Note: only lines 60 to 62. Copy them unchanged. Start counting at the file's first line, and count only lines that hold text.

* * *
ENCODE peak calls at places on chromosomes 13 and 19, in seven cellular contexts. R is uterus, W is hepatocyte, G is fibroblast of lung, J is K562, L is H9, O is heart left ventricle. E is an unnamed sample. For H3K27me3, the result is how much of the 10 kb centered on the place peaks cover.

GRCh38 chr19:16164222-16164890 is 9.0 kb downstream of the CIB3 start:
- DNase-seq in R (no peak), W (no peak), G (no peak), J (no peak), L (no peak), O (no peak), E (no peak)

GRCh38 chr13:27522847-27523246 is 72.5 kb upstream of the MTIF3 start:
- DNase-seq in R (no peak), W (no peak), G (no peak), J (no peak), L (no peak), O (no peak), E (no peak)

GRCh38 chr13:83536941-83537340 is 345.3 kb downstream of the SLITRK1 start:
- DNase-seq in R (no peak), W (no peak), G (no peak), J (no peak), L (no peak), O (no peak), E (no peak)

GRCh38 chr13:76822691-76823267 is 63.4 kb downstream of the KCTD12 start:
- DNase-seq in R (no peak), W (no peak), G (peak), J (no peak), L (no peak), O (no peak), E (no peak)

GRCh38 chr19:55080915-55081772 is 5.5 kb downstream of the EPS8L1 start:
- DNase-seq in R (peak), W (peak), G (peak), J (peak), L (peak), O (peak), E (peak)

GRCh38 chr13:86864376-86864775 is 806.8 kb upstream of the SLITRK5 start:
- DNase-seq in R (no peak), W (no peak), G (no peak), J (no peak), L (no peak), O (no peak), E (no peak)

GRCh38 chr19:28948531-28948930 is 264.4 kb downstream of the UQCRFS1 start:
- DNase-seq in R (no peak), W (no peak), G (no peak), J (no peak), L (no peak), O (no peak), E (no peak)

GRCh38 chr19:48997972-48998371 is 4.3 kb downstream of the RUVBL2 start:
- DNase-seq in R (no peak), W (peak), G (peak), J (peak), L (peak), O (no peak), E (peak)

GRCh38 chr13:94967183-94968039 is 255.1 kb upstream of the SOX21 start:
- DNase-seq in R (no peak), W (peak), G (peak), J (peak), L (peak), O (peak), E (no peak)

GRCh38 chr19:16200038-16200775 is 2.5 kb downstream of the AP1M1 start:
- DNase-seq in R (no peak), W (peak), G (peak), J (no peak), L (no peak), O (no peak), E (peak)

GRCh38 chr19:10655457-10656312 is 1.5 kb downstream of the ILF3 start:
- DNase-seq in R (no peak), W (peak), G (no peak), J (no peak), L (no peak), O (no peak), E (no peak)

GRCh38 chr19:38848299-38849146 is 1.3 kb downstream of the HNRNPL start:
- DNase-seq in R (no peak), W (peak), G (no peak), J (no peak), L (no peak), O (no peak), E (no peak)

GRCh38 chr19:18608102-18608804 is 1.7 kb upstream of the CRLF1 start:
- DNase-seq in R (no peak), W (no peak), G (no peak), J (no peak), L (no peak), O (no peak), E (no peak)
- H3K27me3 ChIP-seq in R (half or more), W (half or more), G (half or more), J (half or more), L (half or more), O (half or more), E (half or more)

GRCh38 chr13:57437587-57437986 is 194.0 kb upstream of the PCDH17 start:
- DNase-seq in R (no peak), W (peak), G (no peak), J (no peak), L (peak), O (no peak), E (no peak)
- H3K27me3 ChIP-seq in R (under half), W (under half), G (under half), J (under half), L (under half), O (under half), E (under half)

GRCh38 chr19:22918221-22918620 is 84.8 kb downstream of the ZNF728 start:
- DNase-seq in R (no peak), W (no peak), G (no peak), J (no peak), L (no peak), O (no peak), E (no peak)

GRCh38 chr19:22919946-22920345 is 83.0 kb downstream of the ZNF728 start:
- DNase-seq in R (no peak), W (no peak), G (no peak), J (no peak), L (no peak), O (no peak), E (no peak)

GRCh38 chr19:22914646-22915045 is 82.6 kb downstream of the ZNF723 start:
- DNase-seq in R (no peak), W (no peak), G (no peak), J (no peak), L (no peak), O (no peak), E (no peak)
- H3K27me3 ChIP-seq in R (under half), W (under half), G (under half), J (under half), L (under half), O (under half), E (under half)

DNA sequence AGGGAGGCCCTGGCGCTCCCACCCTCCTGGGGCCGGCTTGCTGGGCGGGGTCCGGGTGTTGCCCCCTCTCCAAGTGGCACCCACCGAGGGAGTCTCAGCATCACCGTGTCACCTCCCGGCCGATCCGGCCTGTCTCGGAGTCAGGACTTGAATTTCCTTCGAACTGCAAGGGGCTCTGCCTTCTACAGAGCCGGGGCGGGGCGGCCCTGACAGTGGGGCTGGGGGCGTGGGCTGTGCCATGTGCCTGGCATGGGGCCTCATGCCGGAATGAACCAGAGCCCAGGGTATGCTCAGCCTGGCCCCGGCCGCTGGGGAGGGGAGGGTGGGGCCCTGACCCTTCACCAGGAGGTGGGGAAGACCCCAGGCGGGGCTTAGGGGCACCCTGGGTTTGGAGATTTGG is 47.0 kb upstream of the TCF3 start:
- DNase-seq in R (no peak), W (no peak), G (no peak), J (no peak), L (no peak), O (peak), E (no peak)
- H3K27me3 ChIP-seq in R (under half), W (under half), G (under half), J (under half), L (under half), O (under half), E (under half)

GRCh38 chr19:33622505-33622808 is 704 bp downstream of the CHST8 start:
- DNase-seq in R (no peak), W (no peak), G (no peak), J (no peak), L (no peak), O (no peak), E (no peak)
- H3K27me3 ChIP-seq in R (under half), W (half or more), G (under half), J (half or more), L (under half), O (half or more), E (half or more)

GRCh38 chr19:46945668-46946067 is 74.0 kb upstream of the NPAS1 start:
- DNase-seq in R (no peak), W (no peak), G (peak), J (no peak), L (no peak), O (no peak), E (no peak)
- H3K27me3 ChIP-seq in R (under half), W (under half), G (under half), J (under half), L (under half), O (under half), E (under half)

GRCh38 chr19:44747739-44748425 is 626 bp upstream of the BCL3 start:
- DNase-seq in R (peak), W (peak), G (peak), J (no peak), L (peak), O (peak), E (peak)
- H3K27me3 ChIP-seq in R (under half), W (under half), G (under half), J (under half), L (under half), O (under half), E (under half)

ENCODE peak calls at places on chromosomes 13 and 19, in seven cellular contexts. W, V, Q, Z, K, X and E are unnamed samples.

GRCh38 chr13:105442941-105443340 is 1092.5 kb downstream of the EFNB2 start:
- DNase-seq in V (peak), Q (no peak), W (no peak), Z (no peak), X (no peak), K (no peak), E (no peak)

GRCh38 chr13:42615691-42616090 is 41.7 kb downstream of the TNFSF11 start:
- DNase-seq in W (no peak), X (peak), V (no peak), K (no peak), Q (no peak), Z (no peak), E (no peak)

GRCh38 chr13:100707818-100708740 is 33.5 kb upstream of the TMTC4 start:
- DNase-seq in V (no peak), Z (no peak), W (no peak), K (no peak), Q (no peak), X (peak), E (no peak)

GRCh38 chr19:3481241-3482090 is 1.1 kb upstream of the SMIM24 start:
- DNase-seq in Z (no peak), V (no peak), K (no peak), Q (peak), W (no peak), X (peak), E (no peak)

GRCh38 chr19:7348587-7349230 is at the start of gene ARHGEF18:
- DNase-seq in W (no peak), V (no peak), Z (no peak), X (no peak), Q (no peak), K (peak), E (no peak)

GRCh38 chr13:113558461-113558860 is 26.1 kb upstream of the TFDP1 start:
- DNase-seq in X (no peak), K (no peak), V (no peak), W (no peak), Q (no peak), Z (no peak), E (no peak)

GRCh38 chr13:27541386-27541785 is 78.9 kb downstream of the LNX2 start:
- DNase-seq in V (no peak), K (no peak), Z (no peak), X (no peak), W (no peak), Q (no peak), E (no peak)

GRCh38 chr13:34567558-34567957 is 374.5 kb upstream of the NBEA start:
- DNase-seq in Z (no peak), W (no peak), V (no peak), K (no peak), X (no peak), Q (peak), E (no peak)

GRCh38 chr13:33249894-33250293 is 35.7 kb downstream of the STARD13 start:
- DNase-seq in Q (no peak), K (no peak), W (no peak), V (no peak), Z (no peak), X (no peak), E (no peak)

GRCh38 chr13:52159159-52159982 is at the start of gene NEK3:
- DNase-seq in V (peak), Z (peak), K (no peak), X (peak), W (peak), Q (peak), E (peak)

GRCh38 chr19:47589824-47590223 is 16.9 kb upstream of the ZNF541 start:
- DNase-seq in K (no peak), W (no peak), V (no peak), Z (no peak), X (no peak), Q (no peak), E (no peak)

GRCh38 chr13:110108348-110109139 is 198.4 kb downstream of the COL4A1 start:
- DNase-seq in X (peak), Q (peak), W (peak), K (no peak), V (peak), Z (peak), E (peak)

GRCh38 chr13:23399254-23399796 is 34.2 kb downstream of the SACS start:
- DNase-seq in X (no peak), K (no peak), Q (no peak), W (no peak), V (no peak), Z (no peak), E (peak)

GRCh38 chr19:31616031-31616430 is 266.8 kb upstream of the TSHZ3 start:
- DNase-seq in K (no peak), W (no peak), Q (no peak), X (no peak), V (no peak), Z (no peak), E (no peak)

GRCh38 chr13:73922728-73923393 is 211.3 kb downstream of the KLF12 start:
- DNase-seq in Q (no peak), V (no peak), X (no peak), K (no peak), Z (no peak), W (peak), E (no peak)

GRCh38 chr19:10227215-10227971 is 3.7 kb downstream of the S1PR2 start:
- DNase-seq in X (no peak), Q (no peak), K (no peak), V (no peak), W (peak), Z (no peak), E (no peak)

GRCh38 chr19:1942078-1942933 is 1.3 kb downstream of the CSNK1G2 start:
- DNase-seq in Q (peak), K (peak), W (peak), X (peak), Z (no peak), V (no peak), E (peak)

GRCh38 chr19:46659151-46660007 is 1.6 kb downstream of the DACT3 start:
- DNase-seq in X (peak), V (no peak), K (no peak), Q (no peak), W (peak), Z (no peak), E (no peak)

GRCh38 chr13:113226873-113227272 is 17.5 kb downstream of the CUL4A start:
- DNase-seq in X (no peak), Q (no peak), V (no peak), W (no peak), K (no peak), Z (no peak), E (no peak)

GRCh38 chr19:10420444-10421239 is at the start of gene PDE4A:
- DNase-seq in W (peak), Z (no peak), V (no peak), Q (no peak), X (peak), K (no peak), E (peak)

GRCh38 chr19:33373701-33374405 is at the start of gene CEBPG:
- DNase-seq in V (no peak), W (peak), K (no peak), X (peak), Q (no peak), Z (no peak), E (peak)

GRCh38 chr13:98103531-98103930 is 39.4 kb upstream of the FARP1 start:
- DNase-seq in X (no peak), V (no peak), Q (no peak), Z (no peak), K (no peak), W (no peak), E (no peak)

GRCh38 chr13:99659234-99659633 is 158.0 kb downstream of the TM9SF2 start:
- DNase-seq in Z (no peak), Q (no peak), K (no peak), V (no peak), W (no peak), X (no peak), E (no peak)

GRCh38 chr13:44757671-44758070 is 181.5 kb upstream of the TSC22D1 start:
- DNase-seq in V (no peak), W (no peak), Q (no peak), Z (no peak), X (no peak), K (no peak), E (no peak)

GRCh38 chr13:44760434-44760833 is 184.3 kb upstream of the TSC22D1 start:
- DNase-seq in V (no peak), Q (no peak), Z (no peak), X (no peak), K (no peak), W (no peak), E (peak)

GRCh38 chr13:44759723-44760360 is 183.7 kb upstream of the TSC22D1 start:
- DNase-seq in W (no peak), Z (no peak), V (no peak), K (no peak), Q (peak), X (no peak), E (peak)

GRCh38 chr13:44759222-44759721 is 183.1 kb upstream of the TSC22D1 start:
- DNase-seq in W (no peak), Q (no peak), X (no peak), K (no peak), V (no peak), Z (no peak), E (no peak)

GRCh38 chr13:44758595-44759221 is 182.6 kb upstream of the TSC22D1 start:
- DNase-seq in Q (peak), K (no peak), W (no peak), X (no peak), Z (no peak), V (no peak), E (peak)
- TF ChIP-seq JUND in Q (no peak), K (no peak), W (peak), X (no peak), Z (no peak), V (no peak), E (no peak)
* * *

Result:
GRCh38 chr19:7348587-7349230 is at the start of gene ARHGEF18:
- DNase-seq in W (no peak), V (no peak), Z (no peak), X (no peak), Q (no peak), K (peak), E (no peak)

GRCh38 chr13:113558461-113558860 is 26.1 kb upstream of the TFDP1 start: